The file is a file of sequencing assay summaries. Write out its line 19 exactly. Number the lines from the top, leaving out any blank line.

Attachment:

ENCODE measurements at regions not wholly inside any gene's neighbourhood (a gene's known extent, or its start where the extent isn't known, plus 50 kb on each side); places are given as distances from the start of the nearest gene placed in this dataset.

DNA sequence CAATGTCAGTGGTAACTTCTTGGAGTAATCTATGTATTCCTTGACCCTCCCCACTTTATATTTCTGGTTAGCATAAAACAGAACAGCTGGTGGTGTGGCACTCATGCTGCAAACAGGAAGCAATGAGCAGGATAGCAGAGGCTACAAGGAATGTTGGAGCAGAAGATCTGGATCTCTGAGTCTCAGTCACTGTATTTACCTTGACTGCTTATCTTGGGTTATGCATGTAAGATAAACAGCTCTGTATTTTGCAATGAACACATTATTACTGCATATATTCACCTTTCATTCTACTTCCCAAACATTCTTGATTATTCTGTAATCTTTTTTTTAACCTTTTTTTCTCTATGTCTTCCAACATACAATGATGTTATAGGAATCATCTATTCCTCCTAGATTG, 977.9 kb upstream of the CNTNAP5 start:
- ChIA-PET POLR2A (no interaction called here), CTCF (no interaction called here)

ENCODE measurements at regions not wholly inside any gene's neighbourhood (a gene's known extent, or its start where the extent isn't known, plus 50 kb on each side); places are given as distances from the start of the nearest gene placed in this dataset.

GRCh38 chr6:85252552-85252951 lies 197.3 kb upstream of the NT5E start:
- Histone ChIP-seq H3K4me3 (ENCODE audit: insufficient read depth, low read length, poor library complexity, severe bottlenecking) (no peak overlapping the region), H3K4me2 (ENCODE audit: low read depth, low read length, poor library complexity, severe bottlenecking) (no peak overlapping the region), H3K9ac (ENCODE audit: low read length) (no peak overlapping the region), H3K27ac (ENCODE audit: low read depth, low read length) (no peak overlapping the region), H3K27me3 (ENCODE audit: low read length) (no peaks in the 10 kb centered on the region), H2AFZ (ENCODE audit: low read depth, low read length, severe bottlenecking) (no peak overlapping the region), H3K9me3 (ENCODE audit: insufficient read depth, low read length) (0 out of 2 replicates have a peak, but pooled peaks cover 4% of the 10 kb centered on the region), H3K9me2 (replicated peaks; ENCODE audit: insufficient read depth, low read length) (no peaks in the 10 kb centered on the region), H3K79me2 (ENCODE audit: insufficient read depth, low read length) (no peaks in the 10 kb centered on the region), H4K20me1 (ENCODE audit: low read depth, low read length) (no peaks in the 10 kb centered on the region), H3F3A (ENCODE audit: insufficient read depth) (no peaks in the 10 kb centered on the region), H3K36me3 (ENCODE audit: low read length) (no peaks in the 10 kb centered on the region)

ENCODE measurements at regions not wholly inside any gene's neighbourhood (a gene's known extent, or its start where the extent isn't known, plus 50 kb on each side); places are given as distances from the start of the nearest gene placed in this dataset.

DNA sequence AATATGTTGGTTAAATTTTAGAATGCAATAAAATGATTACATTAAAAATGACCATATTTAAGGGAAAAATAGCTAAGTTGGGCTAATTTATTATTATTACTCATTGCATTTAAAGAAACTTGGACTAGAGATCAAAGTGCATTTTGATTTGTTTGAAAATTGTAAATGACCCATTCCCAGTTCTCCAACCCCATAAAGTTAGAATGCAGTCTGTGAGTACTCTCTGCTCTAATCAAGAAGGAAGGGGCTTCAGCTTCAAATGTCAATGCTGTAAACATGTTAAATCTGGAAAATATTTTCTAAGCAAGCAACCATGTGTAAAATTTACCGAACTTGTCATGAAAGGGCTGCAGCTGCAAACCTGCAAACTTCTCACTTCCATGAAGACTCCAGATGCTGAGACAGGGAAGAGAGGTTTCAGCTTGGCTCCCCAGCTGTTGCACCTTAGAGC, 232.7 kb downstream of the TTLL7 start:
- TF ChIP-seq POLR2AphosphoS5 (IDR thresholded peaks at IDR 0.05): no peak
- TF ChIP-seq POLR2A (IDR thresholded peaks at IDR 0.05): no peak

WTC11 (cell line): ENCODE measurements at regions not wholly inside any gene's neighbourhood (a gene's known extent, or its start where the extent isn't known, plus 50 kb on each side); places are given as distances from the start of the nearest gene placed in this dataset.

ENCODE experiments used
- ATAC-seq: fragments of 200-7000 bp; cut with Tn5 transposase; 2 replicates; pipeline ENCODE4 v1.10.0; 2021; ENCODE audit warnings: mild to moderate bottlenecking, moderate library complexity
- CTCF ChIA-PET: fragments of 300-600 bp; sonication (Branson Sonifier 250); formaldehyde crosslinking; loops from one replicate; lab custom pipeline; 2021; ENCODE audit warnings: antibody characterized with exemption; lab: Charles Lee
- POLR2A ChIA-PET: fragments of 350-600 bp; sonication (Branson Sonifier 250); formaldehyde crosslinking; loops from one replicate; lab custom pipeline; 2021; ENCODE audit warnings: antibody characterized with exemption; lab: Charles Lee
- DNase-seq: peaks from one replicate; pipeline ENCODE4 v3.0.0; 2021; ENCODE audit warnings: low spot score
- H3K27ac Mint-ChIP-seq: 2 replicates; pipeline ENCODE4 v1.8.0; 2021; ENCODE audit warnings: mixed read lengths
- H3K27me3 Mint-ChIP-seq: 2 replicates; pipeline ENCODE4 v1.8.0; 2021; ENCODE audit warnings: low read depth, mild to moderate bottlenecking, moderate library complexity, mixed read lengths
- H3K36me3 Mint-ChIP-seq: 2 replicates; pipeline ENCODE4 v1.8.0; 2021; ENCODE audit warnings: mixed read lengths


- H3K36me3 Mint-ChIP-seq: 2 replicates; pipeline ENCODE4 v1.8.0; 2021; ENCODE audit warnings: mixed read lengths